A grim footnote to the epic saga of World War II, the fate of Private Edward Donald “Eddie” Slovik speaks to the deepest questions about the relationship between morality and war. The only American soldier executed for desertion during World War II, and the first such U.S. casualty since the Civil War, Slovik was among thousands of soldiers who rebelled against fulfilling their military obligations while serving in Europe (as Slovik did) or the Pacific. The unique resolution of his case, however, has profound significance. If the purpose of a nation going to war is to protect its citizens, doesn’t killing one of those citizens betray the nation’s common purpose? Yet if soldiers are allowed to flee combat with impunity, how can the armed forces maintain discipline and morale, much less battlefield momentum? And even if generals and government officials seek to reconcile these questions by employing non-lethal forms of punishment for desertion, does the lack of an ultimate deterrent weaken the force of law? Once the complexities of individual personalities are thrown into the mix, the whole question of how to handle such situations becomes an ethical quagmire.
To its great credit, the acclaimed telefim The Execution of Private Slovik does nothing to simplify these issues. Based upon William Bradford Huie’s book and adapted by writer/producers Richard Levinson and William Link together with cowriter/director Lamont Johnson, The Execution of Private Slovik is slightly more than a straightforward docudrama re-creation of historical events. Starring Martin Sheen at his most soulful, the picture opens with preparations for Slovik’s execution, then flashes back to sketch his life story and early military career before depicting the private’s final hours in meticulous detail. The picture employs a heavy narration track, with some of the voiceover stemming from Slovik’s letters and the rest of the voiceover emerging from supporting characters, each of whom offers a different perspective on the protagonist.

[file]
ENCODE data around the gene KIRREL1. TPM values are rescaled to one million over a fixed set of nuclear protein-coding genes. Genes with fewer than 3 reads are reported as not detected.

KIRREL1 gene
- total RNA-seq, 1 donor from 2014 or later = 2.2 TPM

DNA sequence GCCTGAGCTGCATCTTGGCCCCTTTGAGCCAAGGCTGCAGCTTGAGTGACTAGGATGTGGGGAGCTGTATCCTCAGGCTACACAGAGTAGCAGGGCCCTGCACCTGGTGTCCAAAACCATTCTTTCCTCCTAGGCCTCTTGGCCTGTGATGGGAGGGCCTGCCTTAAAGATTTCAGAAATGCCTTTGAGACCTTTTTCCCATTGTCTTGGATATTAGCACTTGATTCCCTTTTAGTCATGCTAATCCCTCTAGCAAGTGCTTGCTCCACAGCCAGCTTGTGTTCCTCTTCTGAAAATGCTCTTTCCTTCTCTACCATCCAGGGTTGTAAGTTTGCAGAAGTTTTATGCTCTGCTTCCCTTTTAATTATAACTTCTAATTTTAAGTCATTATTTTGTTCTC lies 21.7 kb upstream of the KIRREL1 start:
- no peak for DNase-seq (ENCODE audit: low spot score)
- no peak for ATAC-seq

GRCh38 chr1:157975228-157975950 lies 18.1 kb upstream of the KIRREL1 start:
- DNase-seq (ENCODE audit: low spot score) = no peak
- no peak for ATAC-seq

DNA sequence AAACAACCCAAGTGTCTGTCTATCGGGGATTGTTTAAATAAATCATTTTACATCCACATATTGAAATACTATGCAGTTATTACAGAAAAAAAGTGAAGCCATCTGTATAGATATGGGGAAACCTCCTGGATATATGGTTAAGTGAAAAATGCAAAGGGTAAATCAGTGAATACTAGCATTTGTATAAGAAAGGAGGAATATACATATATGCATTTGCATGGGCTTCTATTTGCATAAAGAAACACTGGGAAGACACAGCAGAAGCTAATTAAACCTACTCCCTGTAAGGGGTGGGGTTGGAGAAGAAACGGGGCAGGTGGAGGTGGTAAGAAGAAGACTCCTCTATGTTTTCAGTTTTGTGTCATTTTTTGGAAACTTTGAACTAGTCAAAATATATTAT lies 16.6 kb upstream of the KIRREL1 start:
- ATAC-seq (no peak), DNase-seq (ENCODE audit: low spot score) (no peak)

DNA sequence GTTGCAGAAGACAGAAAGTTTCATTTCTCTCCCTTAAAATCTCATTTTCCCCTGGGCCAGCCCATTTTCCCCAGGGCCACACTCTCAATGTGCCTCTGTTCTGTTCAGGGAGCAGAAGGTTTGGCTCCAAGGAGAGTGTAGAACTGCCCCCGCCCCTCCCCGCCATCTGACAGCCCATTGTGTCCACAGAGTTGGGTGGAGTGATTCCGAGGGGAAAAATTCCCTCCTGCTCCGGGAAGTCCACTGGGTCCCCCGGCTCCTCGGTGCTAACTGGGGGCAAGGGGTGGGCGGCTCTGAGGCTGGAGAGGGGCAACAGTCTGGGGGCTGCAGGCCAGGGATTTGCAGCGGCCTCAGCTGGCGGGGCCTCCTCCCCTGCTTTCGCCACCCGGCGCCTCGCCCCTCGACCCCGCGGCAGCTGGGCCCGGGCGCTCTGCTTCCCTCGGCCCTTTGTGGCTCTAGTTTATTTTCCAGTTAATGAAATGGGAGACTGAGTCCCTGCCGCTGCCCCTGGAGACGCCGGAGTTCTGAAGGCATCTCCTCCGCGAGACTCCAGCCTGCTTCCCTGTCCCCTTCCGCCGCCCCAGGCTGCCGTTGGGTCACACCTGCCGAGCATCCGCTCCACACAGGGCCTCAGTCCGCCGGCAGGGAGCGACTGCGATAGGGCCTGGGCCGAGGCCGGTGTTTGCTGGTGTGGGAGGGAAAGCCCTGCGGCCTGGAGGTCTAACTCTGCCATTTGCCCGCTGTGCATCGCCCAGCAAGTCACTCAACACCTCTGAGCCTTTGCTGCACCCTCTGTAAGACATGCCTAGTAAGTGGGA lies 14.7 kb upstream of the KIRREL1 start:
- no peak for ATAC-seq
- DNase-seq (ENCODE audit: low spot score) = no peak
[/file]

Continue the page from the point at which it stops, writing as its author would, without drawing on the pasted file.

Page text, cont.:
Eventually, a portrait emerges of an unfortunate young man who spent his youth in and out of trouble, got his life together and settled down with an understanding young woman, and is thunderstruck by a draft notice that he’d been promised would never arrive because of his criminal record. From his earliest days of basic training to his final verbal exchanges with superior officers, Slovik self-identifies as a nervous individual who can’t deal with the stress of combat, but the Army denies his myriad requests to serve in a support function. Slovik eventually forces the Army’s hand by deserting, thereby triggering his arrest and court-martial process. Although viewers know that clouds of doom hang over the entire story, Slovik and the other onscreen characters never believe an actual execution will take place until the very moment it does. In that sense, the movie is about both Slovik and the U.S. military paying terrible costs for commitment to ideals.
Sheen, who received an Emmy nomination for his work, hits myriad tonalities, from childlike obliviousness to deer-in-the-headlights terror, while Ned Beatty serves as the film’s de facto conscience by playing the military chaplain assigned to comfort both Slovik and the members of the firing squad tasked with killing Slovik. Both actors deliver work that suits the compassion, intelligence, and seriousness of the entire project.
The Execution of Private Slovik: GROOVY